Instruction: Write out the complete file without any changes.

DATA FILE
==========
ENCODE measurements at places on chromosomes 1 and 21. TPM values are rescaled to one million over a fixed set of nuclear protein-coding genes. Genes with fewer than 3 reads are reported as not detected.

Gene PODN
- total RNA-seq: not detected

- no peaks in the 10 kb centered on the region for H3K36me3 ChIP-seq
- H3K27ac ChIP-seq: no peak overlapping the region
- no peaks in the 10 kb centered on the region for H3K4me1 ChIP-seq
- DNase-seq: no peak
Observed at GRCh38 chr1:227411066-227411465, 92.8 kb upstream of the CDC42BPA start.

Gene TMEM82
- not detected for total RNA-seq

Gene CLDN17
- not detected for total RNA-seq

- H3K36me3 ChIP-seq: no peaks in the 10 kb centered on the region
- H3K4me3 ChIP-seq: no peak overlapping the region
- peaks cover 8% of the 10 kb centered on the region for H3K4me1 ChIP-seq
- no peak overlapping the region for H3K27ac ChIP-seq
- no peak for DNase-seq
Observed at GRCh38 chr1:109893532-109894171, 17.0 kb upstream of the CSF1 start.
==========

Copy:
ENCODE measurements at places on chromosomes 1 and 21. TPM values are rescaled to one million over a fixed set of nuclear protein-coding genes. Genes with fewer than 3 reads are reported as not detected.

Gene PODN
- total RNA-seq: not detected

- no peaks in the 10 kb centered on the region for H3K36me3 ChIP-seq
- H3K27ac ChIP-seq: no peak overlapping the region
- no peaks in the 10 kb centered on the region for H3K4me1 ChIP-seq
- DNase-seq: no peak
Observed at GRCh38 chr1:227411066-227411465, 92.8 kb upstream of the CDC42BPA start.

Gene TMEM82
- not detected for total RNA-seq

Gene CLDN17
- not detected for total RNA-seq

- H3K36me3 ChIP-seq: no peaks in the 10 kb centered on the region
- H3K4me3 ChIP-seq: no peak overlapping the region
- peaks cover 8% of the 10 kb centered on the region for H3K4me1 ChIP-seq
- no peak overlapping the region for H3K27ac ChIP-seq
- no peak for DNase-seq
Observed at GRCh38 chr1:109893532-109894171, 17.0 kb upstream of the CSF1 start.